With these new reforms and laws in place, the lot of Vietnamese women underwent a fundamental change. Women now enjoy the same education as men, the same employment opportunities, the same working conditions with similar pay structures, and the same status as their husbands. They now have the freedom of deciding when to marry, who to marry, and how many children to have.
Consequently, modern-day Vietnamese women enjoy a freer, more fulfilling life than ever before. They can date who they please, run businesses, and generally set the shape of their own lives. The traditional preference for sons rather than daughters has now all but disappeared.
However, a few inconsistencies remain. Vietnamese women still lag behind men in political and economic leadership. Only one-quarter of the members of the National Assembly are women, and they are also under-represented in the leading bodies of the Communist Party (they’re catching up fast, though). While the ban on abortion largely put paid to any discrimination against female babies over male babies, in the Red River Delta this practice appears to still exist. In this region, there are 150 boys to 100 girls at birth. (In the rest of Vietnam the ratio is evenly split.) The rate of literacy among women is 5% below that of men. The emancipation of ethnic minority women hasn’t kept pace with women in the mainstream of society. It seems that Vietnam still has a little way to go to achieve 100% gender equality.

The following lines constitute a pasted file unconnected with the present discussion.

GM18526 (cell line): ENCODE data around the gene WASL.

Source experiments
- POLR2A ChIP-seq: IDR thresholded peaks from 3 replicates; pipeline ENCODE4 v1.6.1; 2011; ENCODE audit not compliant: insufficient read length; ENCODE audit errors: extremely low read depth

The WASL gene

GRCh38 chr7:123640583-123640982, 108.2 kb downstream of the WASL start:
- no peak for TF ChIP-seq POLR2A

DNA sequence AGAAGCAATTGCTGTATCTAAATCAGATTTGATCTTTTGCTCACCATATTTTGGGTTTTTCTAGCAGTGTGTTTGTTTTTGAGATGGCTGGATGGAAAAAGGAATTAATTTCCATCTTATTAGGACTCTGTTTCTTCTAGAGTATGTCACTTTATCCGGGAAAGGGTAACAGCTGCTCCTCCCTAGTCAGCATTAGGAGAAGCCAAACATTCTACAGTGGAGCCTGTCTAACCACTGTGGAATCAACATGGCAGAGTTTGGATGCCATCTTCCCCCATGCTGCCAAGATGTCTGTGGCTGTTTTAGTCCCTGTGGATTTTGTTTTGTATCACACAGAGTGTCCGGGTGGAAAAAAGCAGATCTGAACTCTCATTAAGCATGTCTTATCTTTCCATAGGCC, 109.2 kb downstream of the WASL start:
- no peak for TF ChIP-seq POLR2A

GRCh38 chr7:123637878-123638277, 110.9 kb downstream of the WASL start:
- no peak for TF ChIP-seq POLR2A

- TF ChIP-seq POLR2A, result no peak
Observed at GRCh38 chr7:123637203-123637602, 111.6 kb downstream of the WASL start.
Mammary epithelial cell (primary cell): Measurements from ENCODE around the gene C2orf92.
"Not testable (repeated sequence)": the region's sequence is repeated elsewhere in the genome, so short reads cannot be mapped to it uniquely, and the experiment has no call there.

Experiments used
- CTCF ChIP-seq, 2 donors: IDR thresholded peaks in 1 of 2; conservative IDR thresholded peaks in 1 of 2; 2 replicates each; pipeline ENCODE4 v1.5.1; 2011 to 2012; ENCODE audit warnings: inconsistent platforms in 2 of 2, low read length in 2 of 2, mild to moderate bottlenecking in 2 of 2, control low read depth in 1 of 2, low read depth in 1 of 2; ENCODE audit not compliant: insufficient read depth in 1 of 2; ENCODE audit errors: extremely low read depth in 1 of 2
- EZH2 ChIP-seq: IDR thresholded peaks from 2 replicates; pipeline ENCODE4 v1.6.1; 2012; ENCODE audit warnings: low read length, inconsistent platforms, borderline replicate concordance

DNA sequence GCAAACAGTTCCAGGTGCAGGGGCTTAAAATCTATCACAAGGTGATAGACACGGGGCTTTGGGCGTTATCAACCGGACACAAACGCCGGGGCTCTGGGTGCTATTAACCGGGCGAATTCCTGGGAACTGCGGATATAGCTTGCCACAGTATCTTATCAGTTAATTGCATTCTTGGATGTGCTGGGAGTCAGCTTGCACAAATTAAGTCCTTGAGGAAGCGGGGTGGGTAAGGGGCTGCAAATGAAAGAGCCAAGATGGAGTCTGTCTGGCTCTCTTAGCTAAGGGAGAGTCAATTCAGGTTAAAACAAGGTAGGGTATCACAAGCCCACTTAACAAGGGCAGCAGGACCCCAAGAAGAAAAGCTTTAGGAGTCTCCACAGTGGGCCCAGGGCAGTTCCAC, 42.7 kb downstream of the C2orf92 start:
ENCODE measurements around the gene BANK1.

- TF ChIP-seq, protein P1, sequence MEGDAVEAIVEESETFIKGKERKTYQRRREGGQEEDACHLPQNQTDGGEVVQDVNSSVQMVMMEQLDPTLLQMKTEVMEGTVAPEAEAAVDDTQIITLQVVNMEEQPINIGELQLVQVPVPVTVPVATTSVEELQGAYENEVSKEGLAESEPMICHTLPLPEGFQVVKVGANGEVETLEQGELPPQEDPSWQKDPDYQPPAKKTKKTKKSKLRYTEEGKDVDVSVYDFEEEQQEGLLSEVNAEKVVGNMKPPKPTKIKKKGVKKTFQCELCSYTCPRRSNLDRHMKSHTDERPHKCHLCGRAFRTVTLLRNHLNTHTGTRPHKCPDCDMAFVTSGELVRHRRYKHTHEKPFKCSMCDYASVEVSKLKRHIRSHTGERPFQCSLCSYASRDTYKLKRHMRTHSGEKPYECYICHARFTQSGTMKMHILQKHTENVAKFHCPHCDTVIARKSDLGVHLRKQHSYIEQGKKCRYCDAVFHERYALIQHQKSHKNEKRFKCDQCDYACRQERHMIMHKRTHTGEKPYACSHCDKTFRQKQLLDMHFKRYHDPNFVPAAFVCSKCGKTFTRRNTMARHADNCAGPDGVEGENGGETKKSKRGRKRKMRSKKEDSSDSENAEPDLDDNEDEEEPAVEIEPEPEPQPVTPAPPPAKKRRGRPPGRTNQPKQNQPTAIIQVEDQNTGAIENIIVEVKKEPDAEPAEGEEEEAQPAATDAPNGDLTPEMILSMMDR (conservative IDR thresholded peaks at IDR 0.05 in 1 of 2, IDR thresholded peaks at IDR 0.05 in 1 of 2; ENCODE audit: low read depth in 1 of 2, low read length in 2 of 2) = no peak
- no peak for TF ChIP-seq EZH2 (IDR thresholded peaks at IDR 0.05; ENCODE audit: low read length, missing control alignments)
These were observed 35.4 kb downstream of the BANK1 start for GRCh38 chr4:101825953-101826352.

Even so, the progress that has been made to date is impressive. The facts speak for themselves - look at the successful women holding government positions and managerial roles in Vietnam today. Three out of 19 Politburo members, the Vice President of the Socialist Republic of Vietnam, the Chairwoman of the National Assembly, A vice-chairwoman of the National Assembly, and the Minister of Public Health are all women. The CEOs of SEAbank, Vinamilk, REE Corporation, and DHG Pharmaceuticals are women. As is the founder and 95% owner of Vietjet Air, Nguyen Phuong Thao, Vietnam’s first self-made female billionaire. Women have made their mark in every aspect of Vietnamese society; something that would have been an unattainable dream just a few decades ago.